Alan Smith tells a funny story about President Franklin Roosevelt, who often endured long receiving lines at the White House. He complained that no one really paid any attention to what was said.
One day, during a reception, he decided to try an experiment. To each person who came down the line and shook his hand, he murmured, “I murdered my grandmother this morning.” The guests responded with phrases like, “Marvelous! Keep up the good work. We are proud of you. God bless you, sir.”
It was not until the end of the line, while greeting the ambassador from Bolivia, that his words were actually heard. Not quite knowing what to say, the ambassador leaned over and whispered, “I’m sure she had it coming.”
Our word of the week is “Listen.” The Bible has a great deal to say about listening.
The book of Proverbs personified wisdom as a woman calling us to pay attention and hear her words of advice. “And now, O sons, listen to me, and do not depart from the words of my mouth.” (Prov. 5:7, ESV)
The wise man also calls upon young people to heed the counsel of their parents. “A wise son hears his father’s instruction, but a scoffer does not listen to rebuke.” (Prov. 13:1).
Constantly in the Old Testament, Jehovah calls upon His people to hear His words of warning, instruction, and exhortation. “Listen to me, O house of Jacob, all the remnant of the house of Israel,” God pleads through the prophet Isaiah. (46:3)
Today, God wants us to hear the voice of Jesus. “This is my beloved Son, with whom I am well pleased; listen to him.” ( Matt. 17:5)
Jesus often preceded His parables or sermons with the exhortation, “Listen to Me” (Mk 7:14).
Listening will also improve our relationships with others. Listening will decrease the possibility of misunderstanding, quell anger, and provide understanding into others’ insights.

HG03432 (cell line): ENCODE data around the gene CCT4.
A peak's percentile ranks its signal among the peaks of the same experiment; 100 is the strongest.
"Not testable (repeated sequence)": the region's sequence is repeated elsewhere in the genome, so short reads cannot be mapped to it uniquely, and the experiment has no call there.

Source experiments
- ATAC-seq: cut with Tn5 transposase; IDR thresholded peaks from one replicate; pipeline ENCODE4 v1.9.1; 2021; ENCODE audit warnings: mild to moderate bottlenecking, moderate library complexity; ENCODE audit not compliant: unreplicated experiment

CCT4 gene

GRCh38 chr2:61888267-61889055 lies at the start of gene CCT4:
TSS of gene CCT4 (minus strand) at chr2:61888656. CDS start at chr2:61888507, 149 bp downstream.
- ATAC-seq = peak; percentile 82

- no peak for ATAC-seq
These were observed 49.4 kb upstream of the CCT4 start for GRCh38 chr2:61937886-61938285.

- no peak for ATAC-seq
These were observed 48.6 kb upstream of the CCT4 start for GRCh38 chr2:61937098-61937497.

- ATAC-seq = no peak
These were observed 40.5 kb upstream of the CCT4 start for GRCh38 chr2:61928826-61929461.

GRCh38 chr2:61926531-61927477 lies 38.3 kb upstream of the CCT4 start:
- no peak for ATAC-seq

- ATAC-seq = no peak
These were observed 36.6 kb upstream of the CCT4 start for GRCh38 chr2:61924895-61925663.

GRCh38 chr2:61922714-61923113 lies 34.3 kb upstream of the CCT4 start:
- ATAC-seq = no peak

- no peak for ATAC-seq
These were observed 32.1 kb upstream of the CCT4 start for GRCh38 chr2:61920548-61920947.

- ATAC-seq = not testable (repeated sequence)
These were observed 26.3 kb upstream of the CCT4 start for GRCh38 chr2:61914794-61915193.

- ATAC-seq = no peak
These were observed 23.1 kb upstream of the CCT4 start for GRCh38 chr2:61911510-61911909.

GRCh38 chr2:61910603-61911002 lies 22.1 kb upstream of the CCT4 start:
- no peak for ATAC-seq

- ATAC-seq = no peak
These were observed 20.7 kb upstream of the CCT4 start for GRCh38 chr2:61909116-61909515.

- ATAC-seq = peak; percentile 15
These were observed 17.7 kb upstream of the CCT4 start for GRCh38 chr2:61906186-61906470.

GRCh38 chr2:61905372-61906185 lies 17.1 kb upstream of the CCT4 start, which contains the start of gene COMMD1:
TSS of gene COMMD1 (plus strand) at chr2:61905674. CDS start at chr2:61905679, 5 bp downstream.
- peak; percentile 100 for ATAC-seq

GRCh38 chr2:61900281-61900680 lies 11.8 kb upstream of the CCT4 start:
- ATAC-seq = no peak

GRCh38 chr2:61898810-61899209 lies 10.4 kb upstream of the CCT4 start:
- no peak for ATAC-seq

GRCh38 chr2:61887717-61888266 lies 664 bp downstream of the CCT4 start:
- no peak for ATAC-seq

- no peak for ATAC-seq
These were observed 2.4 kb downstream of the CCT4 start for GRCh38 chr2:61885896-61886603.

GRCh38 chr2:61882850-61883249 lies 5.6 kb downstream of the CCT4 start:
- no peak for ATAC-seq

The Bible says, “My dear brothers, take note of this: Everyone should be quick to listen, slow to speak and slow to become angry.” (Jas 1:19, NIV)
Unfortunately, the divine entreaty is pretty much the opposite of my nature! Too often I am quick to speak and slow to listen. And when that happens the potential is greatly increased for anger to ensue.
Here are 5 suggestions that will improve our listening skills and enhance our relationships with family, friends and brethren.
(1) Show respect. The other person is made in God’s image. They have worth. Dignity. And value. If I apply Jesus’ golden rule (Matt 7:12) I will accord to others the kind of consideration that I desire. In fact, I will esteem others better than myself (Phil 2:3-4).
(2) Listen to everyone. It’s very easy to tune out others when we think they have little to offer. Or maybe we are preoccupied with concerns we deem more important. Men listen to your wives. Parents listen to your children. Preachers listen to the people you’re serving.
(3) Be quiet. The wise man exhorted, Do not be rash with your mouth, and let not your heart utter anything hastily before God. For God is in heaven, and you on earth; therefore let your words be few” (Eccl 5:2). Jesus is a great example of this during his trial. He was so quiet that Pilate marveled. There are times to be a person of a few words. Or no words.
(4) Understand emotions. God made us with emotions. We all have them. However, anger, fear or annoyance can cloud our judgement, inhibit listening and effectively shut-down communication.
(5) Ask questions. Jesus was the master of asking questions. It gives insight into the other person. Deflects arguments. Aids others to see new facts. Questions show interest in others. And will improve your conversation.
David Hockney was right, “Listening is a positive act; you have to put yourself out to do it. And don’t forget the age-old adage, “”There is a difference between listening and waiting for your turn to speak!”
–Ken Weliever, The Preacherman